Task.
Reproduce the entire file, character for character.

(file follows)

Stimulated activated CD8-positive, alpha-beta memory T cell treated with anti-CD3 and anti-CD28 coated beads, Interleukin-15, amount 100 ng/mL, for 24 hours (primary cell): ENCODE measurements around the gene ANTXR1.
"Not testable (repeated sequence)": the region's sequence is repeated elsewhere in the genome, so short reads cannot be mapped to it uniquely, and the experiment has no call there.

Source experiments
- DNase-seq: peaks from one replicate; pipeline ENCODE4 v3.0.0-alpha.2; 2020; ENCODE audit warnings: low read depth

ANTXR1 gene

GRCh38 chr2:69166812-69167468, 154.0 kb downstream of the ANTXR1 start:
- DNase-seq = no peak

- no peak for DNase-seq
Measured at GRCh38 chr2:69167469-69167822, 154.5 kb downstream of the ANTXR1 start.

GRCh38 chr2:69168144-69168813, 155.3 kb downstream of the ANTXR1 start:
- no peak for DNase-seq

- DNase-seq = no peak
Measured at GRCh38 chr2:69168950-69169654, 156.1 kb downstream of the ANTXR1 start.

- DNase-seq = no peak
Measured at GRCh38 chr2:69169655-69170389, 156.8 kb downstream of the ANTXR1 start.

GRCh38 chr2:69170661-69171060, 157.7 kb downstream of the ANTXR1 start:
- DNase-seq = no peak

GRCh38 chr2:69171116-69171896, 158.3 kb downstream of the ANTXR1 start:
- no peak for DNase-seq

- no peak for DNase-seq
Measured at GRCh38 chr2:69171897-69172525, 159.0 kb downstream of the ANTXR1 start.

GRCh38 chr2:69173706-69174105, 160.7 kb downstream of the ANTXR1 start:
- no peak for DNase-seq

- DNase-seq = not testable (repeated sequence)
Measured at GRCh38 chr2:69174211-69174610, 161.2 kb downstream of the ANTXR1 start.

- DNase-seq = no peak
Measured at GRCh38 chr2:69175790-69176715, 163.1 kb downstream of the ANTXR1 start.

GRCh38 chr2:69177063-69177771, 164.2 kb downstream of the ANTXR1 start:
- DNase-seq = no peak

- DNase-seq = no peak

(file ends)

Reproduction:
Stimulated activated CD8-positive, alpha-beta memory T cell treated with anti-CD3 and anti-CD28 coated beads, Interleukin-15, amount 100 ng/mL, for 24 hours (primary cell): ENCODE measurements around the gene ANTXR1.
"Not testable (repeated sequence)": the region's sequence is repeated elsewhere in the genome, so short reads cannot be mapped to it uniquely, and the experiment has no call there.

Source experiments
- DNase-seq: peaks from one replicate; pipeline ENCODE4 v3.0.0-alpha.2; 2020; ENCODE audit warnings: low read depth

ANTXR1 gene

GRCh38 chr2:69166812-69167468, 154.0 kb downstream of the ANTXR1 start:
- DNase-seq = no peak

- no peak for DNase-seq
Measured at GRCh38 chr2:69167469-69167822, 154.5 kb downstream of the ANTXR1 start.

GRCh38 chr2:69168144-69168813, 155.3 kb downstream of the ANTXR1 start:
- no peak for DNase-seq

- DNase-seq = no peak
Measured at GRCh38 chr2:69168950-69169654, 156.1 kb downstream of the ANTXR1 start.

- DNase-seq = no peak
Measured at GRCh38 chr2:69169655-69170389, 156.8 kb downstream of the ANTXR1 start.

GRCh38 chr2:69170661-69171060, 157.7 kb downstream of the ANTXR1 start:
- DNase-seq = no peak

GRCh38 chr2:69171116-69171896, 158.3 kb downstream of the ANTXR1 start:
- no peak for DNase-seq

- no peak for DNase-seq
Measured at GRCh38 chr2:69171897-69172525, 159.0 kb downstream of the ANTXR1 start.

GRCh38 chr2:69173706-69174105, 160.7 kb downstream of the ANTXR1 start:
- no peak for DNase-seq

- DNase-seq = not testable (repeated sequence)
Measured at GRCh38 chr2:69174211-69174610, 161.2 kb downstream of the ANTXR1 start.

- DNase-seq = no peak
Measured at GRCh38 chr2:69175790-69176715, 163.1 kb downstream of the ANTXR1 start.

GRCh38 chr2:69177063-69177771, 164.2 kb downstream of the ANTXR1 start:
- DNase-seq = no peak

- DNase-seq = no peak